Abbey Wick, NDSU Department of Soil Science
Caley Gasch, NDSU Department of Soil Science
Frank Casey, NDSU Department of Soil Science
Dave Ripplinger, NDSU Department of Agribusiness and Applied Economics

he SHARE Farm is both a location for research efforts and a platform for extension programming. On-site, research is being conducted on evaluation of soil health, conservation tillage approaches, incorporation of cover crops in rotation and also salinity management. Extension programming includes annual bus tours and field days at farms throughout the state demonstrating practices used at the SHARE Farm and also Soil Health Café Talks. Farmer input drives both the research and extension efforts associated with this project.

In 2016, the SHARE Farm was linked with the National Corn Growers Association Soil Health Partnership network of sites. Sites within this network are primarily located in Iowa, Indiana and Illinois. This is the first site in the Northern Great Plains, making it critical for understanding how soil health building practices, like using cover crops and reducing tillage, impact crop yield and soil properties in this region. As part of this partnership, over 100 acres of corn at the SHARE farm were interseeded with cereal rye and radish in 2016. In 2017, soybean was planted into a living cereal rye cover crop (an approach called “planting green”) and an oat/radish cover crop mix was flown on into the soybean in late July.

The conservation tillage plots evaluating soil warming and drying under strip till, vertical till and chisel plow management are in their second year of data collection (2016 – corn; 2017 – soybean). In addition, a large scale assessment of soil health evaluation methods currently available (for example, the Haney Test and Cornell Soil Health Test) was initiated in 2017 to determine the best possible tools for North Dakota farmers to use when evaluating soil health on their farms. An online economic calculator was also made available on the NDSU Soil Health webpage ( to provide guidance on crop selection for saline soils. This calculator included data collected from commodity- funded projects over the past three years on corn, soybean and wheat response to salinity.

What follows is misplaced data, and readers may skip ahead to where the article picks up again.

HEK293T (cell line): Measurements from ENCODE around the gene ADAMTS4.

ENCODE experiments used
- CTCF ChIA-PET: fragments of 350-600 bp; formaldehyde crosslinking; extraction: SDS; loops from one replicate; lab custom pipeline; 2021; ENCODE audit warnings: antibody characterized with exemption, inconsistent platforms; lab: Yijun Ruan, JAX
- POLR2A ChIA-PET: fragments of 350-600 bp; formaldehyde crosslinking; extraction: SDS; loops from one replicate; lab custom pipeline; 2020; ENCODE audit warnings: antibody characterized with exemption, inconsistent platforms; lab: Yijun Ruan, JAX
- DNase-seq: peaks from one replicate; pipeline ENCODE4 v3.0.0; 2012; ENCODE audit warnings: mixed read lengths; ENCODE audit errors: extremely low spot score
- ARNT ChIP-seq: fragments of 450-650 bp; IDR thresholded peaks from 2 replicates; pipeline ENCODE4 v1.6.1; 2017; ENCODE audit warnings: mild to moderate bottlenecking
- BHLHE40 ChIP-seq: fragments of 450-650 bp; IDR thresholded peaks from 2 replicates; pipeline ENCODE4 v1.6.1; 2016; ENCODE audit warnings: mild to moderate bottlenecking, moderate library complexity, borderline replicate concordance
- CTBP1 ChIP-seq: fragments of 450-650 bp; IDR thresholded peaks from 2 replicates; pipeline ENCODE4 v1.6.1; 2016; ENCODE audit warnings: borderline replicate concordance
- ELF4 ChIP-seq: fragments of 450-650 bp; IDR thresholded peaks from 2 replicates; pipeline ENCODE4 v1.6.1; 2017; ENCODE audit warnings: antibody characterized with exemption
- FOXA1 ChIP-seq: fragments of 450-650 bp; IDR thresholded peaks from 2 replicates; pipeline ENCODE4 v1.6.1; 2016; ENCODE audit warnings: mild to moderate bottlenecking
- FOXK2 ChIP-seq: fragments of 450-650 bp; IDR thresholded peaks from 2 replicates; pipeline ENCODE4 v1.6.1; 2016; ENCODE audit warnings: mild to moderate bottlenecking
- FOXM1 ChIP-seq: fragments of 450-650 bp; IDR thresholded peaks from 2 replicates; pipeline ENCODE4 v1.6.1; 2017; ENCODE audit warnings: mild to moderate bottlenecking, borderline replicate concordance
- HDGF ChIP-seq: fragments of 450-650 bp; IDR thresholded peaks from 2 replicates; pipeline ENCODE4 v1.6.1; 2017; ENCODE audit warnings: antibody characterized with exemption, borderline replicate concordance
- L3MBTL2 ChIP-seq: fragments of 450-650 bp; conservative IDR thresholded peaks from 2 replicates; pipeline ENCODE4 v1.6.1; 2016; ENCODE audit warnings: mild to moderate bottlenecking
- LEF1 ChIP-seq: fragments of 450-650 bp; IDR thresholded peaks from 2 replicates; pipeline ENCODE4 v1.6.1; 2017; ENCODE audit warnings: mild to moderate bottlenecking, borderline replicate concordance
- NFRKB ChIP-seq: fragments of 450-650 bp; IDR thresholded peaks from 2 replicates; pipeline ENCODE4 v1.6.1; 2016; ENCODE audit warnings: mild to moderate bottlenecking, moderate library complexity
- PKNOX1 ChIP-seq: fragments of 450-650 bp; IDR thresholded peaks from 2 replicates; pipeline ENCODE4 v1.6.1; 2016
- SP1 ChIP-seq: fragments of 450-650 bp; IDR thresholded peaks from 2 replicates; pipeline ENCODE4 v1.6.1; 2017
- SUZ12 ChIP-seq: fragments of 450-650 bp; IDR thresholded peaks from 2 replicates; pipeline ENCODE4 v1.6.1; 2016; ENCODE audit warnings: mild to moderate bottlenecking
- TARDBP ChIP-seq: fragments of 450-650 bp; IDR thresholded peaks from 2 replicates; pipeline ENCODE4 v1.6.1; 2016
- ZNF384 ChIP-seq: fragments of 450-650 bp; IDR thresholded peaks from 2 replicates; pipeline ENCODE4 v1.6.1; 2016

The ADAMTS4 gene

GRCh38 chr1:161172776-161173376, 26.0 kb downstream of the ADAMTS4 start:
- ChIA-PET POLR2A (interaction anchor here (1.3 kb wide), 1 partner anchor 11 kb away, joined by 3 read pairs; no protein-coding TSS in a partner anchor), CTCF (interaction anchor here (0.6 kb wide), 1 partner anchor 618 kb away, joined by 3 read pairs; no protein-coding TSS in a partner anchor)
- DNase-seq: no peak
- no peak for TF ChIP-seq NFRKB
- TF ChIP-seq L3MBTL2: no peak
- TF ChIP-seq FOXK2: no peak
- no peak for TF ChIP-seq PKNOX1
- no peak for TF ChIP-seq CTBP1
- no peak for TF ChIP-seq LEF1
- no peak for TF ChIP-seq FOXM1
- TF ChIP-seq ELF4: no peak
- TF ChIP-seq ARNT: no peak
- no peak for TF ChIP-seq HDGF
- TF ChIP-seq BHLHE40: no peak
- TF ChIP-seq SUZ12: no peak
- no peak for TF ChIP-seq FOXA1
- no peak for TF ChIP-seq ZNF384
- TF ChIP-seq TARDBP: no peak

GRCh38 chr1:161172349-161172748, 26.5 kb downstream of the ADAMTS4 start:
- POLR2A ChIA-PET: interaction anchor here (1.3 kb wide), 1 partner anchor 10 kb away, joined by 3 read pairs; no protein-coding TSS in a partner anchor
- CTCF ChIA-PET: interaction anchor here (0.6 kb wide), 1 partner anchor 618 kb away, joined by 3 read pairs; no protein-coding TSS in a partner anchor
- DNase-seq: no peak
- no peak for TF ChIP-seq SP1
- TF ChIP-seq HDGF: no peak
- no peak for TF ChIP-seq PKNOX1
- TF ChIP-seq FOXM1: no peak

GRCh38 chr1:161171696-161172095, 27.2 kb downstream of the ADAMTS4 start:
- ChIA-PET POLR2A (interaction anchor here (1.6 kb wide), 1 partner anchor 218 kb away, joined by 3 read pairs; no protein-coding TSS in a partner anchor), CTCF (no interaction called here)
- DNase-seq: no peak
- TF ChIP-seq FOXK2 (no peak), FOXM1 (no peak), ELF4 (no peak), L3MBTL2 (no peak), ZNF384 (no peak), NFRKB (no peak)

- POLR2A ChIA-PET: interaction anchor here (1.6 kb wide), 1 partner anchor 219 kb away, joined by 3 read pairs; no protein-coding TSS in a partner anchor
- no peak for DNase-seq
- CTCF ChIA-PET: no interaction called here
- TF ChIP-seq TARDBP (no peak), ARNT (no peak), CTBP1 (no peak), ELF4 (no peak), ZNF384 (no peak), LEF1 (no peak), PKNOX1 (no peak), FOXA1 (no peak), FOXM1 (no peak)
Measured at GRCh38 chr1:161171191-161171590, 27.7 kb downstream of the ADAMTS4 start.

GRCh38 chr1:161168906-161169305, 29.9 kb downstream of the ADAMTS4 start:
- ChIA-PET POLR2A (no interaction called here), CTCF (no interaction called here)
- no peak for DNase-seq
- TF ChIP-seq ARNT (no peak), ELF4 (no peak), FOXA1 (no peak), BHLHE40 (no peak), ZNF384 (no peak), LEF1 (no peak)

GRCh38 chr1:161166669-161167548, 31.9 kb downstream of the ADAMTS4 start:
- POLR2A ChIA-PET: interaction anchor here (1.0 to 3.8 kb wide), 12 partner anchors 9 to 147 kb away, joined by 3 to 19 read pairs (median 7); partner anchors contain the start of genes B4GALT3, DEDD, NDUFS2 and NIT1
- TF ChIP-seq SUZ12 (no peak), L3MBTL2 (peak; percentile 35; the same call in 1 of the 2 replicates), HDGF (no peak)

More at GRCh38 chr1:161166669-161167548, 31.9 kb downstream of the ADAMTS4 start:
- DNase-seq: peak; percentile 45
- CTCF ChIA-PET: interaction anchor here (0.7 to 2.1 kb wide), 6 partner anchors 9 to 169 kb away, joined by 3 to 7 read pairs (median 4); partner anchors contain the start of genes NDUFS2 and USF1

Extension programming included a two-day bus tour in 2016 to highlight commodity-funded research and demonstration sites in the southeastern part of the state. Topics covered included interseeding corn, salt-affected soil management using tile drainage, crop rotation and cover crops, conservation tillage practices, and using cover crops in rotation to achieve on-farm goals. The popular Soil Health Café Talks were also held in the winter of 2017 in LaMoure, Nelson, Ransom, Richland, Sargent and Stutsman counties. We reached over 250 farmers during these café talks with 65 hours of discussion on how to incorporate cover crops, manage salinity, fertility recommendations and on-line calculators, grazing efficiency, compost and manure management and climate information from NDAWN.

The AgWeek “Soil Health Minute,” which featured both a television segment and a magazine column, was also initiated in the spring of 2017. This North Dakota Corn Utilization Council (NDCUC) and North Dakota Soybean Council funded effort included 12 television segments and 16 magazine columns geared towards getting information on soil health building practices out to farmers. Due to popularity, the “Soil Health Minute” will be continued in 2018.

NDSU Soil Health specialist, Abbey Wick, farmer and NDCUC Treasurer Terry Wehlander, from DeLamere, ND, and International Certified Crop Advisor of the Year, Lee Briese, from Edgeley, ND, were featured in an NCGA Soil Health Partnership learning session at the 2017 Commodity Classic in San Antonio. This put efforts related to using cover crops and building soil health in North Dakota on a national stage.
SHARE Farm update videos along with 50 other videos related to building soil health in North Dakota, AgWeek “Soil Health Minute” segments, workshop and field day information are available on the NDSU Soil Health webpage ( Day-to-day information on soil health is also available by following Abbey Wick (@NDSUsoilhealth) and Caley Gasch (@ckgasch) on Twitter.